Letters


Dear Parrots magazine,

Where there’s a will, there’s a way

Nearly four years ago a 44 year-old relation of mine had a riding accident which left her brain damaged.  She spent many weeks in hospital - five of them fighting for her life.

For the best part of 20 years she had been rescuing and rehabilitating parrots at her home and was extremely knowledgeable about the needs of these intelligent creatures.  Inside there were 11 pet parrots of different species in a large conservatory, outside she had 11 African Greys and a Timneh Grey in a large aviary.  In another small aviary she had a cockatiel and two slightly disabled budgies and there were also three large dogs and one elderly chicken hen to look after.

Not wanting to make drastic changes that may upset her when she returned home and in the hope the parrots would give her stimulation and an incentive to get back on her feet, her partner and daughter struggled along and kept everything going as best they could.  But when she returned home it became clear to me her emotional state had changed.  I knew I would have to step in, and in a gentle but firm way persuaded her to let me rehome her parrots.

One by one, and with lots of help from people I trusted and have known for many years, I rehomed 10 of her 11 pet parrots with people I knew were knowledgeable and caring.  I left her with one pet African Grey, the one she had had the longest, and with whom she shared the strongest bond.  I just hoped she would be able to take good care of her beloved Webster, but so far so good.

Outside the budgies died one by one and the cockatiel is now being cared for in the house.  The 11 African Greys and Timneh have become 10 through natural causes, but she manages to feed and look after these.

During this past summer, my relation called me to say there were two parrot eggs, laid five days apart, on the floor of the inside section of the outside aviary.  This had happened once before, but the embryos did not survive on the cold floor - even with the dedicated care of the parents.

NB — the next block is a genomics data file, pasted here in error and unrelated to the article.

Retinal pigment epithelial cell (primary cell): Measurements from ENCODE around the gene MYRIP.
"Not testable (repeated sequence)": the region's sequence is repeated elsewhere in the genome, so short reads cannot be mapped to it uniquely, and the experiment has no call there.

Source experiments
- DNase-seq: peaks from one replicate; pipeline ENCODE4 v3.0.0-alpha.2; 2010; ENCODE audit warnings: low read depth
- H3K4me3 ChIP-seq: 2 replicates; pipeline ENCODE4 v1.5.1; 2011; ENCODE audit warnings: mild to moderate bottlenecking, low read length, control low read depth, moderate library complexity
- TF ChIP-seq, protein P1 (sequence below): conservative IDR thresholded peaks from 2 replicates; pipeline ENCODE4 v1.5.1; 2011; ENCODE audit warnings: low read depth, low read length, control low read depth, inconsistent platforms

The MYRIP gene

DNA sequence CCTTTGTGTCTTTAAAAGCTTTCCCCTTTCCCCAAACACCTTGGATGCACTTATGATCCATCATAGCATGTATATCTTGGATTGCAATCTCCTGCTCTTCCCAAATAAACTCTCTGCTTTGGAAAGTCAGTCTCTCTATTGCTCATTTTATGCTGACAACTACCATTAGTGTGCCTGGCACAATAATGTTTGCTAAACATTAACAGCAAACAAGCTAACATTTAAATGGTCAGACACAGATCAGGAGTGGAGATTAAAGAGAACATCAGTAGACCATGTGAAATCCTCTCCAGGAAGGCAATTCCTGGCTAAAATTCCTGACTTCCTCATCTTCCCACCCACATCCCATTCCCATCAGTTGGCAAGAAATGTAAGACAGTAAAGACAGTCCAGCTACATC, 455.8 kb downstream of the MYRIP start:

I suggested she leave the eggs where they were, but put down extra wood shavings near the eggs, with the hope the parent birds would make a nesting area.  We both knew the chances of these eggs hatching were extremely slim and the last thing she really needed was more parrots.  I had been actively trying to find a respected sanctuary, without success, which would take the colony of Greys.

The pair of Grey’s went on to make a nest from the shavings and rolled their eggs onto it, protecting them from the cold concrete floor, but still we did not think the eggs would hatch, even if they were fertile.  My relation generally leaves everything in her aviaries to nature and does not interfere, and at the end of August I had a call to say the first chick had hatched!  Six days later the second hatched!

This is a mixed sex colony aviary and there is no rivalry within the group.  There has also been no attempt to harm the eggs or chicks by the other birds.  These chicks not only survived, but they are now big, strong and healthy, and at the time of writing are climbing around and will soon be flying.

The colony of Grey’s are well fed and cared for, they have toys and swings etc for stimulation in their inside aviary and in their outside flight they are left with as little interference as possible.  

These young parrots will grow up, as near as is possible in captivity, to know a flock situation, as they do in the wild. They would make ideal breeding birds as psychologically they will be well balanced and would go on to parent rear themselves, if indeed we could find a genuine breeder who allows his/her parrots to parent rear.

These parrots are not going to end up in small breeding cages with no stimulation and used as breeding machines.  These young parrots have survived because “Where there’s a will there’s a way.”  The parent birds certainly showed the “will” and determination to raise their chicks against all the odds.

Pam Fryer, email


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